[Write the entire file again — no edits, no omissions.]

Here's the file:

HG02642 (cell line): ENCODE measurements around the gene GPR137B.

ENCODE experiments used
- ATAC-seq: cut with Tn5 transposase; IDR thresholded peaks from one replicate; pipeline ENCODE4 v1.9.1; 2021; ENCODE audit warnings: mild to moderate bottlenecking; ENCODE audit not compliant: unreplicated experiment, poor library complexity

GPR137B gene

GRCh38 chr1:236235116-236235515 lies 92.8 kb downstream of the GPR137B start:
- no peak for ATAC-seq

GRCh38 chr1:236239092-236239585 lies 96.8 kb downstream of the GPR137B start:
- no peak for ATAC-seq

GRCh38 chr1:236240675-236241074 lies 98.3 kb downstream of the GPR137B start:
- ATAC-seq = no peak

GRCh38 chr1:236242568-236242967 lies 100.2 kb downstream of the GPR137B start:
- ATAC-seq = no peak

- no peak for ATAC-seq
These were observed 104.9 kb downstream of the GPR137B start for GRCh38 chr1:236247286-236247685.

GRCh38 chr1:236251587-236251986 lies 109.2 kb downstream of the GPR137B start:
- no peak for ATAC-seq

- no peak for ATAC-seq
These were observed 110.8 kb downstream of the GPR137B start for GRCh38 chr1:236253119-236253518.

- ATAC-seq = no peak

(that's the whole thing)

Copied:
HG02642 (cell line): ENCODE measurements around the gene GPR137B.

ENCODE experiments used
- ATAC-seq: cut with Tn5 transposase; IDR thresholded peaks from one replicate; pipeline ENCODE4 v1.9.1; 2021; ENCODE audit warnings: mild to moderate bottlenecking; ENCODE audit not compliant: unreplicated experiment, poor library complexity

GPR137B gene

GRCh38 chr1:236235116-236235515 lies 92.8 kb downstream of the GPR137B start:
- no peak for ATAC-seq

GRCh38 chr1:236239092-236239585 lies 96.8 kb downstream of the GPR137B start:
- no peak for ATAC-seq

GRCh38 chr1:236240675-236241074 lies 98.3 kb downstream of the GPR137B start:
- ATAC-seq = no peak

GRCh38 chr1:236242568-236242967 lies 100.2 kb downstream of the GPR137B start:
- ATAC-seq = no peak

- no peak for ATAC-seq
These were observed 104.9 kb downstream of the GPR137B start for GRCh38 chr1:236247286-236247685.

GRCh38 chr1:236251587-236251986 lies 109.2 kb downstream of the GPR137B start:
- no peak for ATAC-seq

- no peak for ATAC-seq
These were observed 110.8 kb downstream of the GPR137B start for GRCh38 chr1:236253119-236253518.

- ATAC-seq = no peak